Kawasaki Wins Again; This Time Stewart Pilots KX125 To Victory

Team Chevy Trucks Kawasaki rider opens 125 Eastern Region series with Houston win

HOUSTON (Feb. 14, 2004) ¿ Team Chevy Trucks Kawasaki¿s James Stewart picked up where he left off last season with a convincing win on Saturday night in the opening round of the 125 Eastern Region Supercross Series at Reliant Stadium in Houston. The event was the seventh round of the 16-race THQ AMA Supercross Series and was played before a crowd of 45,126.

Kawasaki has experienced a great deal of success in the 125 class through the first seven races of the season. Stewart¿s victory comes on the heels of his Kawasaki teammate Ivan Tedesco¿s string of five wins in six 125 Western Region races aboard the new Kawasaki KX250F four-stroke machine. Stewart was piloting a KX125 two-stroke in Houston, marking the first time this year that a rider has won a 125 race aboard a two-stroke bike.

Stewart, who spent the first six rounds of the season preparing for this day, showed no sign of rust as the two-time AMA 125 Champion was faster than the field the entire day, clocking lap times that were two seconds faster than his nearest competitor.

There was an abundance of pre-race hype and excitement surrounding Stewart¿s debut. He visited with NBA guard Steve Francis of the Houston Rockets prior to the Rockets¿ Wednesday night¿s game with the Los Angeles Lakers. Francis, a Stewart fan who follows his races on ESPN2, gave Stewart a Rockets jersey with Stewart¿s number and name emblazoned on the back. Stewart actually wore the Rockets jersey in his warm-up lap prior to the 125 main event on Saturday in honor of Francis, who was attending the NBA All-Star Game in Los Angeles.

Stewart admitted to possessing pre-race jitters but showed no signs of nervousness as he rocketed off the start in his heat race. He blazed to the early lead, but as luck would have it, things quickly took a turn for the worse. While in the lead on the opening lap, Stewart clipped a course-marking box and bent his gear-shift lever, leaving the lever inoperable and trapping his bike in third gear. In typical fashion, he would overcome the setback for the remaining five and one-half laps and held on for the remarkable victory.

In the 15-lap main event, Stewart¿s luck would improve but his start did not and he found himself running near tenth place as the 22 riders exited the first turn. Stewart patiently picked his way through the field, and by the end of the third lap, he had caught the leader, Broc Hepler. The pass for the lead came in typical Stewart fashion. After blitzing the whoops, Stewart set up Hepler with a lightning quick, inside-to-out move in the turn after the whoops and overtook the lead.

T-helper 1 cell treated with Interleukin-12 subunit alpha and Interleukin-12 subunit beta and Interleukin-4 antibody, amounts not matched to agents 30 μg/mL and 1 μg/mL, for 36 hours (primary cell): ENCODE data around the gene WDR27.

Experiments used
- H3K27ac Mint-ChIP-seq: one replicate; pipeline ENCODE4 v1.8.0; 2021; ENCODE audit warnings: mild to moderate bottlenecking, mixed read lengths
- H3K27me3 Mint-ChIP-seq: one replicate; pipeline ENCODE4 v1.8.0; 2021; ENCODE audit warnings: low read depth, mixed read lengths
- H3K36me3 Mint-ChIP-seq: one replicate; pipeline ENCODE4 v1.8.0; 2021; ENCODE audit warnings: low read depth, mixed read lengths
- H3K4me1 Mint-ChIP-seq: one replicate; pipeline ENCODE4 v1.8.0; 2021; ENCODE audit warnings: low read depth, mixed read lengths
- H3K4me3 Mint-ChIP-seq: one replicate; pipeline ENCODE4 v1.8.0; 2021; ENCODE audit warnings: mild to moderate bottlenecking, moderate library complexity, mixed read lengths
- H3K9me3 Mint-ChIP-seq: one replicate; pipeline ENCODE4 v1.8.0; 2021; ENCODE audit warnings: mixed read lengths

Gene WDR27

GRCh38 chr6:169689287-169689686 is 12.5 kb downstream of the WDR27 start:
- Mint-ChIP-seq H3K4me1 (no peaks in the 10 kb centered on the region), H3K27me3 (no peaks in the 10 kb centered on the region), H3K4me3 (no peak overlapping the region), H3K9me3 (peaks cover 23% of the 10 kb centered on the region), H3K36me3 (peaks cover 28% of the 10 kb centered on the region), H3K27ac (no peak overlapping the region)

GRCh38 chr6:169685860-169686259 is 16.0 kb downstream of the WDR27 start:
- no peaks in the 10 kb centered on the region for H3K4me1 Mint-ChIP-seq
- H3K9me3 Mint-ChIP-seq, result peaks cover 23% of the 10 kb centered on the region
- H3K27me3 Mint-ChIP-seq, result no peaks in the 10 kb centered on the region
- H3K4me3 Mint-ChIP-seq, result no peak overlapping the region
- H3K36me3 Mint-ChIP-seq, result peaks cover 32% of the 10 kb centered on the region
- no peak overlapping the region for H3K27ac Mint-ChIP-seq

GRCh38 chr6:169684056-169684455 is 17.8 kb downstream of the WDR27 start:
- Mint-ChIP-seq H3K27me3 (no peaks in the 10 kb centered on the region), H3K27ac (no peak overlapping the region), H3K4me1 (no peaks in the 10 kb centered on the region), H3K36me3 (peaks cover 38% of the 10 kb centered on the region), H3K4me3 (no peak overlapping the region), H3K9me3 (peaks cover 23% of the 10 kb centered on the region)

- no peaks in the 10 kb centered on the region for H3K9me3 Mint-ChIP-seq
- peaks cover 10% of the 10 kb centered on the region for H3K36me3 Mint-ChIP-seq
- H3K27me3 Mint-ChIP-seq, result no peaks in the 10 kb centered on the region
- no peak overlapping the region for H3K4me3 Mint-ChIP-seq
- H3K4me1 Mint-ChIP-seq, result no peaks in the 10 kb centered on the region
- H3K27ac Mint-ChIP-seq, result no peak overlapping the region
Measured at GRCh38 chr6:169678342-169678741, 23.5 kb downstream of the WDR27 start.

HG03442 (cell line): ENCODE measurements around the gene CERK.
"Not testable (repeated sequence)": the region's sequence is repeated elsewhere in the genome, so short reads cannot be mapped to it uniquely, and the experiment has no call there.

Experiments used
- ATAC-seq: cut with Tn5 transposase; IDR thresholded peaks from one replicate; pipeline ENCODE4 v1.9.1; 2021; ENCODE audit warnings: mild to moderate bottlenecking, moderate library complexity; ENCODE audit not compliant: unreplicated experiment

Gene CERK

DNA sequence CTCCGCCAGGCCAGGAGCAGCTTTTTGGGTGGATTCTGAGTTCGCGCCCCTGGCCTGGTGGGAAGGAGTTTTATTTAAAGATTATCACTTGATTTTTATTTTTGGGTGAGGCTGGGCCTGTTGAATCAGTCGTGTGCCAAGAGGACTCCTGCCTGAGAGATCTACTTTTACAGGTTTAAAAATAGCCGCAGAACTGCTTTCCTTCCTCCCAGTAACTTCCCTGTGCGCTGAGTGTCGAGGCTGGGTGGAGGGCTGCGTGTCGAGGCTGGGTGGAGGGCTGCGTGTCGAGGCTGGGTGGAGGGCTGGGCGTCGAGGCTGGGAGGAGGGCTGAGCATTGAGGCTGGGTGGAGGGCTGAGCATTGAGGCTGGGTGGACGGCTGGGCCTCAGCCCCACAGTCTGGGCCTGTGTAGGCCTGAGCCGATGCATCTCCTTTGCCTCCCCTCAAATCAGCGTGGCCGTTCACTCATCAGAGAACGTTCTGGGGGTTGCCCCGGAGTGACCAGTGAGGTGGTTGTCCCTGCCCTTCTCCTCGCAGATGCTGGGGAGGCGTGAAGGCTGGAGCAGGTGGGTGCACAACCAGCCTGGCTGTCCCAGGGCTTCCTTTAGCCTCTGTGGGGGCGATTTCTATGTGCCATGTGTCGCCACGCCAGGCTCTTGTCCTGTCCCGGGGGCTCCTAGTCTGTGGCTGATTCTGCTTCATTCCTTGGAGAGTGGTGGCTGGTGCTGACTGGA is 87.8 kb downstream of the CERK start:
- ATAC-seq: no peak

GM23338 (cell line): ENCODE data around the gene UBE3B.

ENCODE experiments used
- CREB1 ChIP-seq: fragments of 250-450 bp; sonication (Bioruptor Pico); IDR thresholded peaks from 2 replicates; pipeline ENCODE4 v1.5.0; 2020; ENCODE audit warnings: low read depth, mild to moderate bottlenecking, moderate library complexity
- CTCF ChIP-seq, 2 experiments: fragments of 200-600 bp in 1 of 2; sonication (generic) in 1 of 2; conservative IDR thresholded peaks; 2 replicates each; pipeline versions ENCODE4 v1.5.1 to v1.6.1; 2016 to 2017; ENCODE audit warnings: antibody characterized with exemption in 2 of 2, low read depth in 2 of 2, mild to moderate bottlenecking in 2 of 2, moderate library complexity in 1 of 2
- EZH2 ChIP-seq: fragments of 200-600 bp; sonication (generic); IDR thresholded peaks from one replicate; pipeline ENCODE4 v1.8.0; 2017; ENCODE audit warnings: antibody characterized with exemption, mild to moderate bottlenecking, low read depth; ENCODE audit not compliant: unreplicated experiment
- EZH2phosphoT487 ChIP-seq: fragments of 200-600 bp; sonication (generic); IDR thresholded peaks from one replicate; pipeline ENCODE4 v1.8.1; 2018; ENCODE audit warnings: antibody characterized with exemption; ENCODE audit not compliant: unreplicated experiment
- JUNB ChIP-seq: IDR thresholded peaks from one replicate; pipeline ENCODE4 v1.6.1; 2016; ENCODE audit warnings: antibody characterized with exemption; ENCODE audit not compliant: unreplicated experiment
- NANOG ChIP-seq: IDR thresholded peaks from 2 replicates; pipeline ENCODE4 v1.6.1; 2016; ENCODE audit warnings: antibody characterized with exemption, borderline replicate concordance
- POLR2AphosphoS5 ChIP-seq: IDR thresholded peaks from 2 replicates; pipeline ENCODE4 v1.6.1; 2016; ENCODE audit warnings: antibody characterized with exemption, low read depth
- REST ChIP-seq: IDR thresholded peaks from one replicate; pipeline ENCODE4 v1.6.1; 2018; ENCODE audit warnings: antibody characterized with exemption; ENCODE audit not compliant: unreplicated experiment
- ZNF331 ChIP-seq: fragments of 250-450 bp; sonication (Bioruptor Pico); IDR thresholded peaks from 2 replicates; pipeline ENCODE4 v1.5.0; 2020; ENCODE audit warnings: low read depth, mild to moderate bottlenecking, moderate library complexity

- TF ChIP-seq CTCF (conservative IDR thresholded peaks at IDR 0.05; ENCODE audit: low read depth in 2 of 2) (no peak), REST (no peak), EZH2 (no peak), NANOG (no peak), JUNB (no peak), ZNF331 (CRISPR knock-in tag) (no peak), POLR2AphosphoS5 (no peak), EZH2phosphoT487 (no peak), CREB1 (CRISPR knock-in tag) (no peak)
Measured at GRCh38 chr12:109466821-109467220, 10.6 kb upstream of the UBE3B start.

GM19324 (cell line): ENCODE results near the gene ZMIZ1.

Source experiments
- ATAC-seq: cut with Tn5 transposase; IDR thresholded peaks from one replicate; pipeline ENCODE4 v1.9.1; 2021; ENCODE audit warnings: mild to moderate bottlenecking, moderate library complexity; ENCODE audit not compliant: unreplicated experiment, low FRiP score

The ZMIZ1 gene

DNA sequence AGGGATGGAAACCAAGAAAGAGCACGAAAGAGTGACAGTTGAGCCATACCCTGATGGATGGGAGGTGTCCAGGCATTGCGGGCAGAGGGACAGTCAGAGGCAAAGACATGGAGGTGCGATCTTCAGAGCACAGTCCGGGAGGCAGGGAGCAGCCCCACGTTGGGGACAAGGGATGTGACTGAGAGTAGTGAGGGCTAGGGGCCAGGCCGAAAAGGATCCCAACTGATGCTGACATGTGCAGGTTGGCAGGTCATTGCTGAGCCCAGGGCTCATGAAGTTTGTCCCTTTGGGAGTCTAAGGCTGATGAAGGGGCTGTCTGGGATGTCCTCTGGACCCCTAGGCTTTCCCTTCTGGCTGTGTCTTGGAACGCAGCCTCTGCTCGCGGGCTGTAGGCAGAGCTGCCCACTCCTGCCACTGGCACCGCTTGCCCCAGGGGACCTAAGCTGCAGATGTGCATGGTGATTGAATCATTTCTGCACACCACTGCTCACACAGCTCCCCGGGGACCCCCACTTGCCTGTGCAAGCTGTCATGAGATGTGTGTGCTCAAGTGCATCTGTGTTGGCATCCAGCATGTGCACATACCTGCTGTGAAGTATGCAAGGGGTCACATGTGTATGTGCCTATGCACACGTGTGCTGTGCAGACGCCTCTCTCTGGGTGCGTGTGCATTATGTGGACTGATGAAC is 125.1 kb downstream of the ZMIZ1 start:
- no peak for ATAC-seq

Once in the lead, Stewart quickly checked out and wound up winning by a 21.07-second margin over Hepler. While taking the checkered flag, he introduced the Houston crowd to a new jump move that Stewart likes to call the ¿rodeo,¿ where he whips his bike and imitates a rodeo cowboy holding his left arm in the air. He later jumped off his bike and performed the ¿worm¿ on the ground, a dance move that had his body flopping forward on the floor.

¿I got a decent start off the gate but just ran out of room and thought it was smarter to back it off and hope to make up ground later on in the race,¿ said Stewart. ¿Maybe in the earlier days I would have forced the issue and tried to stuff my bike into that first turn. But I¿m a little more experienced these days and I knew that I was the fastest coming into the race, so I guess you could say I used a little patience.

¿The rodeo move is something I¿ve been doing on my track back home. One of the guys I always looked up to was (Jeremy) McGrath and his nickname was `Showtime¿ for doing stuff like that. I like to perform for the crowd, so the rodeo and the worm weree for the fans here in Houston.¿

Team Pro Circuit/Kawasaki/Chevy Trucks rider Eric Sorby placed another Kawasaki KX125 on the podium with a solid, come-from-behind third place finish in the 125 main event. He came from ninth place and closed within a few bike lengths of Hepler at the finish line.

Team Chevy Trucks Kawasaki¿s Paul Carpenter, out with a broken wrist since December, did not receive medical clearance from his doctor prior to the Houston race and was forced to sit out the opening round. He is scheduled for another visit this week and hopes to be back on a bike soon.

In 250 action, Team Chevy Trucks Kawasaki¿s Michael Byrne shot his Kawasaki KX250 off the line to start the 250 main event, nearly claiming the holeshot. He would battle up front for most of the race before bringing home a ninth place finish. Chad Reed was the winner. Byrne remains in fifth place in the standings with 96 points. Reed holds the lead with 169.

The THQ AMA Supercross Series makes its annual winter visit to the friendly indoors of the Minneapolis Metrodome for the eighth round event next Saturday (Feb. 21).